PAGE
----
Differences in resting-state functional magnetic resonance imaging functional network connectivity between schizophrenia and psychotic bipolar probands and their unaffected first-degree relatives

Shashwath A. Meda, Adrienne Gill, Michael C. Stevens, Raymond P. Lorenzoni, David C. Glahn, Vince D. Calhoun, John A. Sweeney, Carol A. Tamminga, Matcheri S. Keshavan, Gunvant Thaker, Godfrey D. Pearlson

    Research output: Contribution to journalArticle

    Abstract

    Background: Schizophrenia and bipolar disorder share overlapping symptoms and genetic etiology. Functional brain dysconnectivity is seen in both disorders. Methods: We compared 70 schizophrenia and 64 psychotic bipolar probands, their respective unaffected first-degree relatives (n = 70, and n = 52), and 118 healthy subjects, all group age-, gender-, and ethnicity-matched. We used functional network connectivity analysis to measure differential connectivity among 16 functional magnetic resonance imaging resting state networks. First, we examined connectivity differences between probands and control subjects. Next, we probed these dysfunctional connections in relatives for potential endophenotypes. Network connectivity was then correlated with Positive and Negative Syndrome Scale (PANSS) scores to reveal clinical relationships. Results: Three different network pairs were differentially connected in probands (false-discovery rate corrected q <.05) involving five individual resting-state networks: (A) fronto/occipital, (B) anterior default mode/prefrontal, (C) meso/paralimbic, (D) fronto-temporal/paralimbic, and (E) sensory-motor. One abnormal pair was unique to schizophrenia, (C-E), one unique to bipolar, (C-D), and one (A-B) was shared. Two of these three combinations (A-B, C-E) were also abnormal in bipolar relatives but none was normal in schizophrenia relatives (nonsignificant trend for C-E). The paralimbic circuit (C-D), which uniquely distinguished bipolar probands, contained multiple mood-relevant regions. Network relationship C-D correlated significantly with PANSS negative scores in bipolar probands, and A-B with PANSS positive and general scores in schizophrenia. Conclusions: Schizophrenia and psychotic bipolar probands share several abnormal resting state network connections, but there are also unique neural network underpinnings between disorders. We identified specific connections that might also be candidate psychosis endophenotypes.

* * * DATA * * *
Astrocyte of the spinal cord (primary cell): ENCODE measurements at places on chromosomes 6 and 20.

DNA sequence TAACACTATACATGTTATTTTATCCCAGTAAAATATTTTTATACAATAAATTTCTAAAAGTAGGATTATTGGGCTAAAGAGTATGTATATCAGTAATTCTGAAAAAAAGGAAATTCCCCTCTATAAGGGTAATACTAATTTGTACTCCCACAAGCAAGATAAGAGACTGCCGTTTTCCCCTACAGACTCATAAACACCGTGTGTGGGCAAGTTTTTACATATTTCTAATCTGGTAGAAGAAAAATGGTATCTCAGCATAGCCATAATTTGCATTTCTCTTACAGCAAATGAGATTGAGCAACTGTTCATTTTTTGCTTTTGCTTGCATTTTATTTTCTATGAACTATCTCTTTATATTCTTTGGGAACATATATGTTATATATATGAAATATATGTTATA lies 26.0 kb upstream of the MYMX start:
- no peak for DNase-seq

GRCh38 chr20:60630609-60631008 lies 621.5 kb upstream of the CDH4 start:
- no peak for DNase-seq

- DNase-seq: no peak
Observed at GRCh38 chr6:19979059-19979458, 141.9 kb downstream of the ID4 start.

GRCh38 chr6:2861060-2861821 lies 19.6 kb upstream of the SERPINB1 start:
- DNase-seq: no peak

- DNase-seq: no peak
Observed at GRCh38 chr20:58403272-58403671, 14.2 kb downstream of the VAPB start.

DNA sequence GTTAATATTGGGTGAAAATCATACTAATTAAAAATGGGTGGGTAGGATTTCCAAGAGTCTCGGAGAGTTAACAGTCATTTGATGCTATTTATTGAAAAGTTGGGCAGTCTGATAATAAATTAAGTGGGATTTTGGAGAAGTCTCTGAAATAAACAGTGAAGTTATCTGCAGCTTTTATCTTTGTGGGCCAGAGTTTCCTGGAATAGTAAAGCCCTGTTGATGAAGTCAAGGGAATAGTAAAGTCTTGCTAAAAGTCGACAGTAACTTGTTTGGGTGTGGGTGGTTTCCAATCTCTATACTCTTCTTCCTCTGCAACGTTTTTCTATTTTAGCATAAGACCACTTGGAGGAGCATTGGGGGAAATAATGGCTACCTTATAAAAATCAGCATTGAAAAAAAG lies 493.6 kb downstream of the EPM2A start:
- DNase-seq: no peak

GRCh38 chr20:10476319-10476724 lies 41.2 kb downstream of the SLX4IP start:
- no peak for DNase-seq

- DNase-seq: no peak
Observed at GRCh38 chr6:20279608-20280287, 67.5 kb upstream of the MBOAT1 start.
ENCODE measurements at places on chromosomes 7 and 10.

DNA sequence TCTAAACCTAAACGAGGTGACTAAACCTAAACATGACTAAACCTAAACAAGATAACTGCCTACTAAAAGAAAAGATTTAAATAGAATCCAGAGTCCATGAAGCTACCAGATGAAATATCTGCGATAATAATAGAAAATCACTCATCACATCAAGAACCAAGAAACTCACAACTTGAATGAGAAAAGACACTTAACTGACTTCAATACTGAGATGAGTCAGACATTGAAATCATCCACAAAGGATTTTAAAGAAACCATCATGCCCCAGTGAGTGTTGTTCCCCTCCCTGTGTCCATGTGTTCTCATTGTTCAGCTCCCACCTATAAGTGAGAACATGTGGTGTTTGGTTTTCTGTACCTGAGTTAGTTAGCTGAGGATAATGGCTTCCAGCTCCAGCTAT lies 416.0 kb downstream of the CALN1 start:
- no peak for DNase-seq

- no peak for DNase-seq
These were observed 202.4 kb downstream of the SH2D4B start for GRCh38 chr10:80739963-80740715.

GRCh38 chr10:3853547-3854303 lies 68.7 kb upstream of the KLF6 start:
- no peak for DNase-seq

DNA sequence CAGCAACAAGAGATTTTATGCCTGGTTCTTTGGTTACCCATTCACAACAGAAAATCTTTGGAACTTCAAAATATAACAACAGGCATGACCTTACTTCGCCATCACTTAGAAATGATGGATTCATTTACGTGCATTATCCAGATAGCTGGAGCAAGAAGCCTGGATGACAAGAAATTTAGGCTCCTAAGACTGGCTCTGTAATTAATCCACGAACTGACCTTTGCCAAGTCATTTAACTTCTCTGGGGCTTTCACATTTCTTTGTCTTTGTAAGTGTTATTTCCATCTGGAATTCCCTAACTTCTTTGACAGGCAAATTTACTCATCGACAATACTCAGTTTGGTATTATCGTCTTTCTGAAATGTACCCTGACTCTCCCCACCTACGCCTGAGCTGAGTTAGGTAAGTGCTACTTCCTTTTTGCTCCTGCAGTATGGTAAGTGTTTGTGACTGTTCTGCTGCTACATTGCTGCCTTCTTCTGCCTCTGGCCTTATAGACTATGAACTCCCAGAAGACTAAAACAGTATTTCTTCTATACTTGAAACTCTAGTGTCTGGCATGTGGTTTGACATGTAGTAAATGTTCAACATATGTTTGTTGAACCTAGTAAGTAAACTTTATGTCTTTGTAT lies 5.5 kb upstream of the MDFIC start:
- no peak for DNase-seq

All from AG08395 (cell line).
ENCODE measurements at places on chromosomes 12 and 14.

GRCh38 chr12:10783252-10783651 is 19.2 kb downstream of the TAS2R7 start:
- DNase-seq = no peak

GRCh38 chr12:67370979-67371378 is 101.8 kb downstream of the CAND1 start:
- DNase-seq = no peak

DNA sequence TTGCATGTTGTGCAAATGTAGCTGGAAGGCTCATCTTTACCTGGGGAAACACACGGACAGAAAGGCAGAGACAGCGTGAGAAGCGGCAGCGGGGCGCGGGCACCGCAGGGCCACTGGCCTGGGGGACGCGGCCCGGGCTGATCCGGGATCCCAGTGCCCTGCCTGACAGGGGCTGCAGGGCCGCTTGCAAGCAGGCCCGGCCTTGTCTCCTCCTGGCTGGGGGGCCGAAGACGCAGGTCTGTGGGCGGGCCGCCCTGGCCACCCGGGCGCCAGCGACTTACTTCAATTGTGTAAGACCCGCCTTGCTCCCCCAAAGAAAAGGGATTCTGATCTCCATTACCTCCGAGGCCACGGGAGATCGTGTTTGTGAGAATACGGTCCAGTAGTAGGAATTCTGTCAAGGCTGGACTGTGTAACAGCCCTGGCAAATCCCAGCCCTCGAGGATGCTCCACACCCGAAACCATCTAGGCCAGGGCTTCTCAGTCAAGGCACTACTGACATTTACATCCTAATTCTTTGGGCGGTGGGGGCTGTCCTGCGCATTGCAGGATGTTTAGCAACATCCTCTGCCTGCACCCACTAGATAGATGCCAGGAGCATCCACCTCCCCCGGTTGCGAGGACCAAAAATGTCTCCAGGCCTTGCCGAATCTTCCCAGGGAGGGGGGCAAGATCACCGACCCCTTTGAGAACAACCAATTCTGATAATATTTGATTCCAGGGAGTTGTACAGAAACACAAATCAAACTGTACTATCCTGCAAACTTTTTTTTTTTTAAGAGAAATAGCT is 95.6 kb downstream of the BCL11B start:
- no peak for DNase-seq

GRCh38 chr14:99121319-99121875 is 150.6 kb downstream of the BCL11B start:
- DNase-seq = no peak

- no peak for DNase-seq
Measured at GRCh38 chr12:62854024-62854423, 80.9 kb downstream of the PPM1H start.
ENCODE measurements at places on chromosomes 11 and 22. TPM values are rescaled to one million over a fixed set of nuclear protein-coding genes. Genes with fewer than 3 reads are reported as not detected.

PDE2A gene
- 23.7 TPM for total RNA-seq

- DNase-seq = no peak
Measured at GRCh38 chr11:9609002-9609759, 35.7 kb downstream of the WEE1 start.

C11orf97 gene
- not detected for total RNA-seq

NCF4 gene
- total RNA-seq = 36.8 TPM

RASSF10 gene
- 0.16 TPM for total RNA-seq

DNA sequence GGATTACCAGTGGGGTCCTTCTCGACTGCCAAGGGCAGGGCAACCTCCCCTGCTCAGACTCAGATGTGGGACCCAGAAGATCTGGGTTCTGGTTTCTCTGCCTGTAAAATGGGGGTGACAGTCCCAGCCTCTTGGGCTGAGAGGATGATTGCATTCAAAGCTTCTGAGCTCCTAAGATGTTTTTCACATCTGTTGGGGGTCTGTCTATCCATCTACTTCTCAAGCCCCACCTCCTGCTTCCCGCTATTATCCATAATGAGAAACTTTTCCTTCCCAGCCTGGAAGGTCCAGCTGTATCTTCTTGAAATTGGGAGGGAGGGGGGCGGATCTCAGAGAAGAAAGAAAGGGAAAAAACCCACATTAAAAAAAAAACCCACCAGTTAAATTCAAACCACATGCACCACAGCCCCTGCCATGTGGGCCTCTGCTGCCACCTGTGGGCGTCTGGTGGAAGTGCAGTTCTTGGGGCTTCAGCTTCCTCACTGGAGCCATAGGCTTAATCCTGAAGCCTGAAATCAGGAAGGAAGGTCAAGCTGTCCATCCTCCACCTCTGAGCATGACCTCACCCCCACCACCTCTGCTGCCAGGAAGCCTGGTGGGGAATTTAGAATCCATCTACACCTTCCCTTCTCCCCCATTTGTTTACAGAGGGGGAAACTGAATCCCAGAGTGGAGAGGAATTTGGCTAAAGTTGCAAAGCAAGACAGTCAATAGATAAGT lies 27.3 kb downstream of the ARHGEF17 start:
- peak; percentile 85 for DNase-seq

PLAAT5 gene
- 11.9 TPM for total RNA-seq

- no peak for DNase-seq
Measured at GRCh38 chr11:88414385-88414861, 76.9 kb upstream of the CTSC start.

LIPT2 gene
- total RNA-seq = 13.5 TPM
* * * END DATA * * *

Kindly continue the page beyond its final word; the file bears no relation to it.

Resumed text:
Original languageEnglish (US)
    Pages (from-to)881-889
    Number of pages9
    JournalBiological psychiatry
    Volume71
    Issue number10
    DOIs
    StatePublished - May 15 2012

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    Keywords

    • Bipolar
    • default mode
    • functional connectivity
    • gene
    • relatives
    • resting state
    • schizophrenia

    ASJC Scopus subject areas

    • Biological Psychiatry

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